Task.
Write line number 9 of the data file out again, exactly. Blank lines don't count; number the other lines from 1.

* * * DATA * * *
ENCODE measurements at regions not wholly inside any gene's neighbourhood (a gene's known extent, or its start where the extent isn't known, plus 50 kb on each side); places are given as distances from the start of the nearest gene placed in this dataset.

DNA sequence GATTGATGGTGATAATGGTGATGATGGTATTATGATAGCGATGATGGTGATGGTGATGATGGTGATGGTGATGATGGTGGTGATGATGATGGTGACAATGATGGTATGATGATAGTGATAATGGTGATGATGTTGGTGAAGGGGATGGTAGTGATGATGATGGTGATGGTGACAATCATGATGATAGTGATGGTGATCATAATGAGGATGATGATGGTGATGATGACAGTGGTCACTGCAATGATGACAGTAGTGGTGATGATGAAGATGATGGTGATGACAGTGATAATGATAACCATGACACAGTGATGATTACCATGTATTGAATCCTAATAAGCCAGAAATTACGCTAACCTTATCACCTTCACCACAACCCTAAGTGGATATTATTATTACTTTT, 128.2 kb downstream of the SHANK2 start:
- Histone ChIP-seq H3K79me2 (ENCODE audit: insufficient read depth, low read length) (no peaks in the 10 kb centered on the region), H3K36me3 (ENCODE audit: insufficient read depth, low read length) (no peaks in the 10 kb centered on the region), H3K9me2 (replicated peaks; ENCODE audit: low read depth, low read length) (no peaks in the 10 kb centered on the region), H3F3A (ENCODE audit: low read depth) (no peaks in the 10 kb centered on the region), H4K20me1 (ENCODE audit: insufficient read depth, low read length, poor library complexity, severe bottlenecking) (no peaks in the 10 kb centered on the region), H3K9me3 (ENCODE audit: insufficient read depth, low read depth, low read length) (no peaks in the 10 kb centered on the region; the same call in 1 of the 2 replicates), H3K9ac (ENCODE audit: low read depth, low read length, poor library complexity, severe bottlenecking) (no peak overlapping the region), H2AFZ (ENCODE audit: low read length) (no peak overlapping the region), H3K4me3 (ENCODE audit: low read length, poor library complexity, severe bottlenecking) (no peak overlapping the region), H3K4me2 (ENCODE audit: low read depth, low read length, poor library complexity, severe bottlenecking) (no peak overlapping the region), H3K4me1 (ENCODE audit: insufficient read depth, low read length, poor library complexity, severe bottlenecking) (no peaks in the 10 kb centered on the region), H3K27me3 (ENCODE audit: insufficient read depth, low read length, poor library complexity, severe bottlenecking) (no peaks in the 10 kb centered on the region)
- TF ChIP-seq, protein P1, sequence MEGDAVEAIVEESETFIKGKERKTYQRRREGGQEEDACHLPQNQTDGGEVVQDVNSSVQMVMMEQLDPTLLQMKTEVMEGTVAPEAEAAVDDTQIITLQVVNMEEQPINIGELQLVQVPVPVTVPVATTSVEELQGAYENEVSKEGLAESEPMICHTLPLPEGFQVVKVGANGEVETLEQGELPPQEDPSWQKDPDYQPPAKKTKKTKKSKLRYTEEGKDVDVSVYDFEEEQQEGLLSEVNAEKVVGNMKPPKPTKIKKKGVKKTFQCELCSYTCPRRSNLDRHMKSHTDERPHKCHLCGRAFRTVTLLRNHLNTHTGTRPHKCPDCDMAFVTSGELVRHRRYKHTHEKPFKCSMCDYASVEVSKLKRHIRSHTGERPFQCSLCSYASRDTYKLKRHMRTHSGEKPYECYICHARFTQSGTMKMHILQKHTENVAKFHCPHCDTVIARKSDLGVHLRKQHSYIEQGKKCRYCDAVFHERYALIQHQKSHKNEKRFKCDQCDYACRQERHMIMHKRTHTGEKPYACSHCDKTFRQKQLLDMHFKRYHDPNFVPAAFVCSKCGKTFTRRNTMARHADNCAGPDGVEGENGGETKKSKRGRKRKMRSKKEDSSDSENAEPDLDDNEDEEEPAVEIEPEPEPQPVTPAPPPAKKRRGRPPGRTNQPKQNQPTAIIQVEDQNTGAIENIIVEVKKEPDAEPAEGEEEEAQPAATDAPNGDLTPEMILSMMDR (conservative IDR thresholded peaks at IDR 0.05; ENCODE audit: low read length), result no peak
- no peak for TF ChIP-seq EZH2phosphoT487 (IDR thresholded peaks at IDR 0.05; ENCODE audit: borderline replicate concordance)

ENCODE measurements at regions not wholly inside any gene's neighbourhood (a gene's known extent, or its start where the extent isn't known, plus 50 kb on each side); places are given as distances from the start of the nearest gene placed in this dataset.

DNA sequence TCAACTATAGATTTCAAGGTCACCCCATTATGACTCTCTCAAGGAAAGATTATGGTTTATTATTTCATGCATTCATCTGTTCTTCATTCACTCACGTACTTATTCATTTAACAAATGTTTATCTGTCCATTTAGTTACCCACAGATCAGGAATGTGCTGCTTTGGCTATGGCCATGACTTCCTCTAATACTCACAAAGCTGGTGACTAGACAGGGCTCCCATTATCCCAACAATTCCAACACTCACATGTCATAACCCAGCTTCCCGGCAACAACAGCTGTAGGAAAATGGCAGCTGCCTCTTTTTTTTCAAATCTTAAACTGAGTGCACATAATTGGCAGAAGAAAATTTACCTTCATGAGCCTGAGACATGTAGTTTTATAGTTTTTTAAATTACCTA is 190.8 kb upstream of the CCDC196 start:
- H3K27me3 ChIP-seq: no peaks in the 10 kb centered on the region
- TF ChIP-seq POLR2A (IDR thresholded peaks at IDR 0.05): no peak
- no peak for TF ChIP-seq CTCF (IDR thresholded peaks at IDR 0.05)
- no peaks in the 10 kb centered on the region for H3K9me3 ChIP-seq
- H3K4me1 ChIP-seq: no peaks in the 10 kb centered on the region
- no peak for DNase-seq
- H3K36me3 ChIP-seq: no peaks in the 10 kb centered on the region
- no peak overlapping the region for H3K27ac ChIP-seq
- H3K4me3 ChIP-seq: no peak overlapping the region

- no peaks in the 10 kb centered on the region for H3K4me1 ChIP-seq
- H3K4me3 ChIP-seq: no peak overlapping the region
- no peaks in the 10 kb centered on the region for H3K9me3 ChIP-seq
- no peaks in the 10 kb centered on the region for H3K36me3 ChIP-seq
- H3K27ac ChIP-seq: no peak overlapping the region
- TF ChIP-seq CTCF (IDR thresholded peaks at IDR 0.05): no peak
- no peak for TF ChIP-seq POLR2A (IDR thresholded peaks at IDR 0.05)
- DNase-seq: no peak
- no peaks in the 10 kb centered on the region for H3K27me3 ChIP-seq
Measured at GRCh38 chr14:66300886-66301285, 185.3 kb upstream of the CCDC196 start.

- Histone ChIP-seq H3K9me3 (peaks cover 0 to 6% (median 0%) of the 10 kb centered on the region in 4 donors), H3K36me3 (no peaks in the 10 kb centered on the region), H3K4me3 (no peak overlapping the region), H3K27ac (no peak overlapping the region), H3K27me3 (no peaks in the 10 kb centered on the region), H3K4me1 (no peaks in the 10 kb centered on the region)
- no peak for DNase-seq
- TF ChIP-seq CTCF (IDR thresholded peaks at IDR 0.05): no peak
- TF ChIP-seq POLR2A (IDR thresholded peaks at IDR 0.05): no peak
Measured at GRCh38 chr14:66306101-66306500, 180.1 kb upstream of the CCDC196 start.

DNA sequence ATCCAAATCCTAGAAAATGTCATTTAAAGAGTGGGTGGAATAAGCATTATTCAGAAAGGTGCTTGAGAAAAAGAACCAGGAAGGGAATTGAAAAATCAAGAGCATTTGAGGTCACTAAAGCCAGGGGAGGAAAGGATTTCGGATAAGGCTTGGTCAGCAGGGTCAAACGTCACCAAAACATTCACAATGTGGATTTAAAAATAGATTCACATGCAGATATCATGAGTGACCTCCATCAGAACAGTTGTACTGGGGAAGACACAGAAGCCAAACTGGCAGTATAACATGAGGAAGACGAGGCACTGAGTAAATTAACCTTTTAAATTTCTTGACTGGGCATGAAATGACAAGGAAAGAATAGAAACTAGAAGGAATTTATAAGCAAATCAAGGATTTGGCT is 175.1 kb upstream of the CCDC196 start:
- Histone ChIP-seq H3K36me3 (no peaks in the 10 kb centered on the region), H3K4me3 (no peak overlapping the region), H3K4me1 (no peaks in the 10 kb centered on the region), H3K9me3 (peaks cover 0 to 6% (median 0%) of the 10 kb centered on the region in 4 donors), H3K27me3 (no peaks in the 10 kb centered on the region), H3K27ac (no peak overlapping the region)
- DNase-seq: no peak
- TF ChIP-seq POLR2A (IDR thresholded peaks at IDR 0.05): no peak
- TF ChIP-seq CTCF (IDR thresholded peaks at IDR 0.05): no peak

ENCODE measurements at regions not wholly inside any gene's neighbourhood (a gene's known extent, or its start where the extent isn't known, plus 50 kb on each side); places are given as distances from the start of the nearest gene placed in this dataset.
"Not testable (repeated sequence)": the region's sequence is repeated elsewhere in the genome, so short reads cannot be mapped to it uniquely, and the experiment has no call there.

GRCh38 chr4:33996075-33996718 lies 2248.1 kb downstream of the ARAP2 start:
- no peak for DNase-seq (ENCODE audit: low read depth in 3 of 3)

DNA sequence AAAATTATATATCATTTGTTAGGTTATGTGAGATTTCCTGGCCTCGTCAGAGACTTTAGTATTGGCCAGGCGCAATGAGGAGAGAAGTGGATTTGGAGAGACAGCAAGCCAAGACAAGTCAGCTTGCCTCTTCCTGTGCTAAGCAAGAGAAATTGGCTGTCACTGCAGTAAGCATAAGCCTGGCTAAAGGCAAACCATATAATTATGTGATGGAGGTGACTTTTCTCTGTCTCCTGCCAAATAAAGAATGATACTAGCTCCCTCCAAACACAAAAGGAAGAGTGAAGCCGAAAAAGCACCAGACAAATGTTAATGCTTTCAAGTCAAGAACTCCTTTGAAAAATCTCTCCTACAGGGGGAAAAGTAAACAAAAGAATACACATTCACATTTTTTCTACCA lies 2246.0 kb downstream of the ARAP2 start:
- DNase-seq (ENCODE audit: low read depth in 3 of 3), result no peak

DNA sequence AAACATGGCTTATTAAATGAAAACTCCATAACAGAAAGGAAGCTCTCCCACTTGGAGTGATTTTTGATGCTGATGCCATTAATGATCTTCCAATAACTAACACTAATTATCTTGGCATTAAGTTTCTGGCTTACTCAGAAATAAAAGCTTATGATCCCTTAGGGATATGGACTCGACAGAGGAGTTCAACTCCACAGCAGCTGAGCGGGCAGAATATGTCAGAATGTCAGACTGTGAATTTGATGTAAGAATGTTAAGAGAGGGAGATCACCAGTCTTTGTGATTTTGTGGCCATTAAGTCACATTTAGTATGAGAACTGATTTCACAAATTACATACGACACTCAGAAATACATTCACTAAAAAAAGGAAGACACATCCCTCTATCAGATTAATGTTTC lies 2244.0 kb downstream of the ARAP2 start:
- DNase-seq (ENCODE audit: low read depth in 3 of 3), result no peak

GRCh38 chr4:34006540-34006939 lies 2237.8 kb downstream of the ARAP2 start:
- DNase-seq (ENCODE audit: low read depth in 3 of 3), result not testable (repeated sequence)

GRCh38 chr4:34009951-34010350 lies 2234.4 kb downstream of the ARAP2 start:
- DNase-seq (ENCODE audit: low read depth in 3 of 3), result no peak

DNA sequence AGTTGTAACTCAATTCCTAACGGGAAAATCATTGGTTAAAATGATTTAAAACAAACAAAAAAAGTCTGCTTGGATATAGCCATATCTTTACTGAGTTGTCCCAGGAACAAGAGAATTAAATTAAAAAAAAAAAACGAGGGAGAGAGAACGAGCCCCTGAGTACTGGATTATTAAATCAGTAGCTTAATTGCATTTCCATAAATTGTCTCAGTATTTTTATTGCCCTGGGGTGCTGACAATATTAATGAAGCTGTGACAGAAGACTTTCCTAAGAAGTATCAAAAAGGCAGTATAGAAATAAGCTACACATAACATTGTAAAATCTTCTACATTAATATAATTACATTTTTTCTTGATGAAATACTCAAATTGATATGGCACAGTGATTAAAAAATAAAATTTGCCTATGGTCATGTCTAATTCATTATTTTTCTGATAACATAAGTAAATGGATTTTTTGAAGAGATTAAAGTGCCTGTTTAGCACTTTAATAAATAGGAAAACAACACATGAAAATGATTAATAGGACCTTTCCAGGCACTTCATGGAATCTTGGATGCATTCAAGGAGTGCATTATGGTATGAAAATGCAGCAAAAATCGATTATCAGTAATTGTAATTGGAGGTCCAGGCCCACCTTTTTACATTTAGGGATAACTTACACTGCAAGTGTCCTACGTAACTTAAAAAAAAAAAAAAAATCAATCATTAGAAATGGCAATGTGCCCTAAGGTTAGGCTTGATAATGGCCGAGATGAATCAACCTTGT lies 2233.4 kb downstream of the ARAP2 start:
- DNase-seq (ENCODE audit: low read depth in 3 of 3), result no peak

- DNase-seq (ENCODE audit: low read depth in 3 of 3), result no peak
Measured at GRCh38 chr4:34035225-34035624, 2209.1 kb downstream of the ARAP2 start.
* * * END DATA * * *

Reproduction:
- TF ChIP-seq POLR2A (IDR thresholded peaks at IDR 0.05): no peak